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Commentary: Student Loans Don't Need Clinton's Tinkering



Over the next few weeks, millions of high school seniors will find good news waiting in their mailboxes, as colleges begin sending out acceptance letters to next year's eager crop of freshmen. But if the Clinton Administration continues to play politics with the government's student loan program, some of those same students could be in for a rude shock when they arrive on campus next fall--and discover there's not enough financial aid to cover their tuition costs.

This unpleasant surprise could be the result of the Administration's hardball tactics with the 5,000 or so banks that make $25 billion in student loans each year at Uncle Sam's behest. At issue is a change, effective July 1, in the arcane formula that determines the interest rate banks can charge. The old formula guarantees the banks 3.1 percentage points above the recent average for 91-day Treasury bills. The new formula will pay banks one point over the rate for 10-year Treasuries.BIG DROP. But the unexpected drop in long-term rates has created a potentially major problem: Lenders complain that the plunge in what they earn--from well above 8%, now to 7% or less--could render much of their student lending marginally profitable. "They're expecting banks to make these loans at 40%-50% less than they can lend elsewhere," complains J. Paul Carey, executive vice-president for marketing at Student Loan Marketing Assn. "I don't think banks are going to put out $25 billion as a loss leader each year."

So far, White House officials are showing little sympathy to the banks' plight--preferring to play up the potential savings to students: Vice President Gore boasts that the new formula would save the average graduate with $12,000 in loans, roughly $650 over 10 years. If the Administration's lowball offer is simply a ploy to determine how much of a cut banks will accept, that's fine. But it's possible that, despite its claims to the contrary, the White House has an ulterior motive: To cut rates so low that many banks will simply exit student lending, leaving schools with no choice but to steer some students into the Education Dept.'s four-year-old direct-lending program--which they have been loath to do.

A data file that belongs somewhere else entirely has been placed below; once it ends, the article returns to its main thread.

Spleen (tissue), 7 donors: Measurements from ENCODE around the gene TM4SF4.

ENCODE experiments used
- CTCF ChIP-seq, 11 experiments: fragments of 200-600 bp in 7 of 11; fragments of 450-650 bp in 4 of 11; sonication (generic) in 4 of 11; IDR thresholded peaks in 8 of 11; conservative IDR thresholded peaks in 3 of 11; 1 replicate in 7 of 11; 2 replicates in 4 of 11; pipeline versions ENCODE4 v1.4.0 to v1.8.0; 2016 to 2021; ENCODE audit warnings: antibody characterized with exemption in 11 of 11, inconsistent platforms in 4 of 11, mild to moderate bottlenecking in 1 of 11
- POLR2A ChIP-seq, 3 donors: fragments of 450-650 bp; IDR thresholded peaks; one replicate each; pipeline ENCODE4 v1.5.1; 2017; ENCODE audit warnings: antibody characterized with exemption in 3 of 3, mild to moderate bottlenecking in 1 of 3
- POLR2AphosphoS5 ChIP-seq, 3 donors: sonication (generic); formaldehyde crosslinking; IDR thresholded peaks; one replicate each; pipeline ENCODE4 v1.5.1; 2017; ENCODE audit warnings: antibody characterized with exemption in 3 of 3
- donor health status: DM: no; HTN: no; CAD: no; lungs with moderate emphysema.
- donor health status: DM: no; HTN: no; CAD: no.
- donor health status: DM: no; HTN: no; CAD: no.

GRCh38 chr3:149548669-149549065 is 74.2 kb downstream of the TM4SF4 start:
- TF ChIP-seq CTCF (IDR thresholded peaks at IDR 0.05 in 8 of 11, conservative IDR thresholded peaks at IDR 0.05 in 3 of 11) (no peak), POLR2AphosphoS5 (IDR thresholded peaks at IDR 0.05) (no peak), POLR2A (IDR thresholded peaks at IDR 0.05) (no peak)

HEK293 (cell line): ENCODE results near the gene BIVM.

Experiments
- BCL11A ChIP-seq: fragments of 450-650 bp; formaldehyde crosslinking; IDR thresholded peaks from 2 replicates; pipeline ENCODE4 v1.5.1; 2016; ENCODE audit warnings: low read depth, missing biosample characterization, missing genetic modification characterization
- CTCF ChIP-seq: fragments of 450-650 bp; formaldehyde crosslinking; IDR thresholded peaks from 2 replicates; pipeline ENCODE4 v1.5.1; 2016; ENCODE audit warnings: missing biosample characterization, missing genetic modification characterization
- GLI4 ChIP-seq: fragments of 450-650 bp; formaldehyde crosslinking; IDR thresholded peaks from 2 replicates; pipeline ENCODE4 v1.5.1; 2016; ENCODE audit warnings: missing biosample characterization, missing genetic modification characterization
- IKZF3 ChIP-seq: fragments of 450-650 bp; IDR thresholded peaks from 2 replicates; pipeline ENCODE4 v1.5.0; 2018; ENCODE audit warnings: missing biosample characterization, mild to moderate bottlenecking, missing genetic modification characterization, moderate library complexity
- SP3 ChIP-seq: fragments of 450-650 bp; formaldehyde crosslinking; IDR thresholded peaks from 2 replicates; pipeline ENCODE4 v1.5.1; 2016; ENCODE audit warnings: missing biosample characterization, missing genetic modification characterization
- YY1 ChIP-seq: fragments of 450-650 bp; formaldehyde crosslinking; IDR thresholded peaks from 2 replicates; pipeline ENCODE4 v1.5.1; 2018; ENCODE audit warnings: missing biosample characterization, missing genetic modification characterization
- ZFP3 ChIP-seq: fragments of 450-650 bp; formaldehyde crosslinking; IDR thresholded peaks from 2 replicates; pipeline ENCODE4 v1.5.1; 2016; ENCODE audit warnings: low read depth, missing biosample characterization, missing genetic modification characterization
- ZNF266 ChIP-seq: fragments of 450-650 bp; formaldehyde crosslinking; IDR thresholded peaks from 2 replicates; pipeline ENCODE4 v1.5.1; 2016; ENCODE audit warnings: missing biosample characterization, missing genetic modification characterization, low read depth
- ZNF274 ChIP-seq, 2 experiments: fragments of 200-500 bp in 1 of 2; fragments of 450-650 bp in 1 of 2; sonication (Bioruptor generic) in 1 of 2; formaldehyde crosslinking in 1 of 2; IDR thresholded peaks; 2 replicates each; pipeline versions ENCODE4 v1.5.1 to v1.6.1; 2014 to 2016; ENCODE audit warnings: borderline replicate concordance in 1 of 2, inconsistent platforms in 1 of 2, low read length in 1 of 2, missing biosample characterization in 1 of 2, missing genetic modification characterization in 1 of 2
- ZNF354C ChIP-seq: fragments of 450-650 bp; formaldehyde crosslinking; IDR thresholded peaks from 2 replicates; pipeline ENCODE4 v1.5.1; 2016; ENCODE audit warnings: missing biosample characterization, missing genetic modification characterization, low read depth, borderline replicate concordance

Despite the Administration's bold predictions that it would by now be making the bulk of all student loans, its share of all new loans is at 32%--a far cry from the 40% it briefly claimed two years ago. And those vaunted savings the Administration promised once the banks were cut out? Sure, accounting gimmickry makes direct lending look to be less expensive, "but when you include the administrative costs, the programs are comparable," notes an official at the Congressional Budget Office.

If its goal is to drive out the banks, the Administration should be careful what it wishes for. If too many banks flee the program this summer, thousands of would-be scholars could find themselves scrambling to secure a student loan this fall. That's because, as banks privately warn, they'll cherry-pick the most profitable loans--the $50,000 debts of graduates of Harvard University and other elite schools--while shunning unprofitable $5,000 loans, which largely go to students at trade schools and community colleges. Jerry Steele, executive vice-president of a California state-run student aid program, frets that banks will pull out of schools "that are higher risk because of their default rate or eliminate institutions with whom they do not have an ongoing relationship."HOLDING THE BAG? Over the long term, the government's sorry record of managing lending programs doesn't leave even Democratic lawmakers confident that the Education Dept. will be up to the task of collecting on the billions in direct loans when they come due. The Education Dept., indeed, will likely be stuck with the lowest quality loans. "The Federal Housing Administration, Veterans Administration--our experiences with large-scale government lending hasn't always been good," notes Representative Paul E. Kanjorski (D-Pa.). "Bankers are closer to the market and better able to prevent fraud and abuse from creeping into the system."

In promoting the direct-lending program, Clinton officials have repeatedly vilified bankers for reaping lush profits at the expense of student borrowers. But time has shown that the student loan program works pretty well just as it is. If bankers are enjoying windfall profits, it's largely due to efficiencies in marketing and collecting student loans. But it may be time for banks to share some of those savings with taxpayers--by accepting a quarter or half-point interest rate cut. And perhaps it's time for the inveterate tinkerers at the White House to resist the urge to fix something that isn't broken.By Dean Foust

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